West Sussex Music (WSM) has been there for children, their families, teachers, and schools for more than 60 years, but has faced significant challenges due to the impact of Covid-19 which had a huge effect on opportunities for young people to access making music together. Children of all ages experienced disruption to their education, their friendships, and leisure activities with significant effects on their mental health and wellbeing.
During the national lockdowns WSM worked hard to adapt what it could offer and was able to deliver lessons and group activities online.
David Bennet, Head of Music Centres for WSM, said. "Whilst this was a different experience, young people were able to continue some semblance of continuity. What they missed out on though was the social interaction of being part of a group, playing with their friends and the buzz that comes from creating and performing live music together. For us, at West Sussex Music, we’re on our own journey of recovery but there is light at the end of the tunnel! Having, last year, made a number of difficult organisational changes and with support from the Government’s Culture Recovery Fund, we are rebuilding music education."
CEO James Underwood said: "For everyone across the country the last two years have been a really difficult time, especially for children and young people. We understand just how much young people value making music together. Whilst we’re not out of the woods yet we’re feeling optimistic about the future and we can’t wait to encourage the next generation of musicians and get back to making music once again!"
The vision of WSM is for West Sussex to be a place where every child and young person can explore the life-changing benefits of music: on their education, their wellbeing, and their future.
"In December, we had our first live concerts in two years, and it was wonderful to welcome back families, see the progress made by students and celebrate their resilience through the magic of making music together," David added.
"In recent years there has been a decline nationally in the number of children starting to learn to play orchestral instruments like flute, clarinet, saxophone, bassoon, trumpet, percussion, violin and cello. Research has shown the positive impact making music with others has on our mental health. With so many young people experiencing challenges magnified by the pandemic, now is the ideal time to introduce a programme that fast-tracks learners into an orchestral situation and makes instrumental lessons accessible!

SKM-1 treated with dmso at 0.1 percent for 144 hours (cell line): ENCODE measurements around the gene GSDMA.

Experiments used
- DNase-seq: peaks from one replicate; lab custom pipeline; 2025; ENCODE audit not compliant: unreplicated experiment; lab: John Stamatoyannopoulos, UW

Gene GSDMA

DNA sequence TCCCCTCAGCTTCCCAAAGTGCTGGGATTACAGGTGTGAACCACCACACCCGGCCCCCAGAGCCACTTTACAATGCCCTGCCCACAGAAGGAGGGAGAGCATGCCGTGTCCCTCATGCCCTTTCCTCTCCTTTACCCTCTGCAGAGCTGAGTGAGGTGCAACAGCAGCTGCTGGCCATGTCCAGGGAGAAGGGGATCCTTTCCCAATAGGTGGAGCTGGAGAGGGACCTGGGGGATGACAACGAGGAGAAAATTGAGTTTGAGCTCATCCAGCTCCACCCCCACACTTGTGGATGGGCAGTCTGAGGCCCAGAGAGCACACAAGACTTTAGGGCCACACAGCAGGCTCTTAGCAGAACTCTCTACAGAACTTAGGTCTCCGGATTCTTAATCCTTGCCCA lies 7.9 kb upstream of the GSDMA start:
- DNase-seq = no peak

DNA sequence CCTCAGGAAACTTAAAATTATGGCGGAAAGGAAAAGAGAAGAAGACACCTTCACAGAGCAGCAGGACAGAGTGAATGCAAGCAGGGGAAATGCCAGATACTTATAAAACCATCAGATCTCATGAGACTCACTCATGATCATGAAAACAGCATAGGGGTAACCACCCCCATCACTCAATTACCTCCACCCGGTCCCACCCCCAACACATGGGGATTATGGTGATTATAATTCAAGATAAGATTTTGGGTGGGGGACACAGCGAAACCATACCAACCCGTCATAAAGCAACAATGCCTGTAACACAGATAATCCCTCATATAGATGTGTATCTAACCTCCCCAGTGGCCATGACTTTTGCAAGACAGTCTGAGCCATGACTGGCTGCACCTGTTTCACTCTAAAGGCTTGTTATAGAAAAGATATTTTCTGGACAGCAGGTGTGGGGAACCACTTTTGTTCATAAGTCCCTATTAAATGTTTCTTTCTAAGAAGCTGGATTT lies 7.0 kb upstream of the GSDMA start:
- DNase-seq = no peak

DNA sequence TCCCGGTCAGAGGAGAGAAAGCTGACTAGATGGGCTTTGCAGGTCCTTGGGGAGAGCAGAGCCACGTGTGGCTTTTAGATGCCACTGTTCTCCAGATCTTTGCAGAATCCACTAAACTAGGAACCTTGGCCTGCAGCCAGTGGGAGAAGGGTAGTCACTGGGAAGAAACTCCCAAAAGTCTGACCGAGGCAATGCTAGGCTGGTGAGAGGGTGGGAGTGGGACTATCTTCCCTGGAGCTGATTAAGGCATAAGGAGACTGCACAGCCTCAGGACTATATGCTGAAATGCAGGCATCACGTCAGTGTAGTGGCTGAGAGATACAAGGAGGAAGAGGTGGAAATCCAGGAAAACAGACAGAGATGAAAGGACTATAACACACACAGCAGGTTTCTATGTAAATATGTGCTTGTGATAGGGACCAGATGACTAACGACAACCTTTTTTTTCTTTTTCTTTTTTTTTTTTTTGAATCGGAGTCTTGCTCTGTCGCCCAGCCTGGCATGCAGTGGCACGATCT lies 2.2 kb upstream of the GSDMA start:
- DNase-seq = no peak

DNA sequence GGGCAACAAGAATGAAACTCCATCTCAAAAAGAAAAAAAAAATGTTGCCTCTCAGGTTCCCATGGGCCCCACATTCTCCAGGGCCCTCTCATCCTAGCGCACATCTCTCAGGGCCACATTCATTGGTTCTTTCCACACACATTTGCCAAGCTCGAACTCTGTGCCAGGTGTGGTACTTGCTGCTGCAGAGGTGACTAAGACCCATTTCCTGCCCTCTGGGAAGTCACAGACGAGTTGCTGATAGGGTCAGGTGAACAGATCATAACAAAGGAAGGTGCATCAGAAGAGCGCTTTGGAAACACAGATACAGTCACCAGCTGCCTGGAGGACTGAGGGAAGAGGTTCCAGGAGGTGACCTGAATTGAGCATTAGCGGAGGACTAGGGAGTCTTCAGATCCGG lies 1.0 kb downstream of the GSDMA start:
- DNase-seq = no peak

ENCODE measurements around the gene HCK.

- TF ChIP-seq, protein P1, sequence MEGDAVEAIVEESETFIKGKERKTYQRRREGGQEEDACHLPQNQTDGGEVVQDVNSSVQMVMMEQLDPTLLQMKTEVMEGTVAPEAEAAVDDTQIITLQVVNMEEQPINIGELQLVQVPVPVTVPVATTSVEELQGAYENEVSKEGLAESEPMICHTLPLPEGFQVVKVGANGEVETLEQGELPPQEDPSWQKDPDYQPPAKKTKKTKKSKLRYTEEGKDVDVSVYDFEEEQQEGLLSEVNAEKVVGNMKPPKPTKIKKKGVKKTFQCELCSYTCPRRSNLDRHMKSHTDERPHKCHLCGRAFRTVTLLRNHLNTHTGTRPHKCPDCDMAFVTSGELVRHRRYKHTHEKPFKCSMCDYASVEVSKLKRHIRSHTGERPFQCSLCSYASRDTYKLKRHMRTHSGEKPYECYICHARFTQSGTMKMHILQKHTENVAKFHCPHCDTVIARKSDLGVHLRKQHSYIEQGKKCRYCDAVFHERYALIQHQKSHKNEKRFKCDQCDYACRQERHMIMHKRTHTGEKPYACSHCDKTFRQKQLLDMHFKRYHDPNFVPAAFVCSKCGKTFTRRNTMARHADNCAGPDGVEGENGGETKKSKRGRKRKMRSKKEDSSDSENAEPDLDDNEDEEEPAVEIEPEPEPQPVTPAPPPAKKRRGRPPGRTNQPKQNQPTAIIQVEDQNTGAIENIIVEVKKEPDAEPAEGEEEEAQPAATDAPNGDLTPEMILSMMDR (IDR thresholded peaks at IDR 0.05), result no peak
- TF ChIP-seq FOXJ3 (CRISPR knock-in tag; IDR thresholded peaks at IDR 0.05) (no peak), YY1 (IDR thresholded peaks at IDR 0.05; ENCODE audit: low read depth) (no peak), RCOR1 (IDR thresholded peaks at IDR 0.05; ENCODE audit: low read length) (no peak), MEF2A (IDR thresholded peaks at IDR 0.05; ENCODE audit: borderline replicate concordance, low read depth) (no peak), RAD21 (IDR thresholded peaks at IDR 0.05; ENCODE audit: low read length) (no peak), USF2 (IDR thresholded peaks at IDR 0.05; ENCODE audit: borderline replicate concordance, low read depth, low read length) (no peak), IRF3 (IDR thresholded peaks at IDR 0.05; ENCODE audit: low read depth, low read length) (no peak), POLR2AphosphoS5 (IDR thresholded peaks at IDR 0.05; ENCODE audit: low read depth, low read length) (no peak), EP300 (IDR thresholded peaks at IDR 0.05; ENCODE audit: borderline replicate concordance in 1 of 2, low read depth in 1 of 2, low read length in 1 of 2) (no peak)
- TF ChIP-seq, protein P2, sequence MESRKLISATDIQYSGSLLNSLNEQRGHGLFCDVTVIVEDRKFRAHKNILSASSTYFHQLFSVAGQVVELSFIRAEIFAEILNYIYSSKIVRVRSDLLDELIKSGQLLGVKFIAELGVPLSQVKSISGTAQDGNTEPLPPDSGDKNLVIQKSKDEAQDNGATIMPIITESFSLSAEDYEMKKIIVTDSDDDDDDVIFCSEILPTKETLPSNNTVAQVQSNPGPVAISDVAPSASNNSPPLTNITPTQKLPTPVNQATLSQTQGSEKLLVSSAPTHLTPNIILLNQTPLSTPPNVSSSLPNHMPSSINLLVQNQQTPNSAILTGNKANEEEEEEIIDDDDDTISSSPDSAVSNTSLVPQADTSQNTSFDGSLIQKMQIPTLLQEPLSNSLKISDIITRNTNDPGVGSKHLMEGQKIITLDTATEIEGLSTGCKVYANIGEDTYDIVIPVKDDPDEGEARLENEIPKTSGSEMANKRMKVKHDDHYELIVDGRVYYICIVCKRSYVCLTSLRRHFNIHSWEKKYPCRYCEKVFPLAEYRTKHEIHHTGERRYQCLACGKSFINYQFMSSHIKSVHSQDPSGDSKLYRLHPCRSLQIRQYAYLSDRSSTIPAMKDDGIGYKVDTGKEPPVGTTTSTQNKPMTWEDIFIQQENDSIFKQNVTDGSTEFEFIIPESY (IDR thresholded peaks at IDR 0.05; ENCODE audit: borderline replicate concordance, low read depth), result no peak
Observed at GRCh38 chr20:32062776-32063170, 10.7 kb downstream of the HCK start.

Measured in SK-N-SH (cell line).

"Music is one of the few activities that stimulates both sides of the brain at the same time – it’s like a cerebral workout! Playing in an orchestra brings a new circle of friends bonded by their common interest and performing music together is as inspiring as it is satisfying - building confidence and lifelong friendships."
To encourage new musicians for the future, WSM has announced a brand new opportunity for children to start learning orchestral instruments - the Tomorrow’s Orchestra Programme - with the first term being offered free.
If your child or the child you care for has a keen interest in music, and is aged between 7 – 12 years old, this is a great opportunity to nurture that curiosity and help them develop skills which last a lifetime.
Tomorrow’s Orchestra Programme lasts for three terms, starting in February with sessions at Chichester, Horsham, or Worthing music centres.
- The five-week spring term is free, including group instrument lessons, instrument hire and weekly sessions of 45 minutes.
- The ten-week summer and autumn terms cost £60 each, including group instrument lessons, instrument hire, orchestra rehearsal and weekly sessions on 1.5 hours.
At the end of the programme children will be signposted to individual or small group lessons, and their orchestra membership will continue at the Music Centre.
"This programme is for complete beginners so there’s no need to feel nervous," David explained. "Starting with the basics, they will nurture skills and knowledge in the TOPs Youth Orchestra. TOP has been designed to take students on a journey from absolute beginner to a confident level on their chosen instrument and introduce them to playing in an orchestra.
"There are so many benefits to learning a musical instrument. Tomorrow’s Orchestra Programme combines an instrumental lesson and orchestra rehearsal and has been created to give a fast-track route to children who are keen to make music with others.
"To find out more about this fantastic opportunity, visit our website and apply today: www.westsussexmusic.co.uk/makemusic/TOP